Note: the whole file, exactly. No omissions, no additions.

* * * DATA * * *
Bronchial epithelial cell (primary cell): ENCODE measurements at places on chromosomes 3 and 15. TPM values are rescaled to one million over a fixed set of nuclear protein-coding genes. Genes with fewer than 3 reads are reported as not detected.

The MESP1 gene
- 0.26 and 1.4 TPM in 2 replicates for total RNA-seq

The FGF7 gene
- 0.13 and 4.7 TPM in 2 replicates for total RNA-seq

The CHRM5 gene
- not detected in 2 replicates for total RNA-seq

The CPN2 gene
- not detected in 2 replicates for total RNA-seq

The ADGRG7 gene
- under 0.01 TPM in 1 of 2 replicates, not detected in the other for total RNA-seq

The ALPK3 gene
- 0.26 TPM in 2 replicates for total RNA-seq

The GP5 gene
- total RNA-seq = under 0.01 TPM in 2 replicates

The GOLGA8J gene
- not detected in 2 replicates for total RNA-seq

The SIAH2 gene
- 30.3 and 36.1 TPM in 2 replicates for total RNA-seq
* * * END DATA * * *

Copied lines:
Bronchial epithelial cell (primary cell): ENCODE measurements at places on chromosomes 3 and 15. TPM values are rescaled to one million over a fixed set of nuclear protein-coding genes. Genes with fewer than 3 reads are reported as not detected.

The MESP1 gene
- 0.26 and 1.4 TPM in 2 replicates for total RNA-seq

The FGF7 gene
- 0.13 and 4.7 TPM in 2 replicates for total RNA-seq

The CHRM5 gene
- not detected in 2 replicates for total RNA-seq

The CPN2 gene
- not detected in 2 replicates for total RNA-seq

The ADGRG7 gene
- under 0.01 TPM in 1 of 2 replicates, not detected in the other for total RNA-seq

The ALPK3 gene
- 0.26 TPM in 2 replicates for total RNA-seq

The GP5 gene
- total RNA-seq = under 0.01 TPM in 2 replicates

The GOLGA8J gene
- not detected in 2 replicates for total RNA-seq

The SIAH2 gene
- 30.3 and 36.1 TPM in 2 replicates for total RNA-seq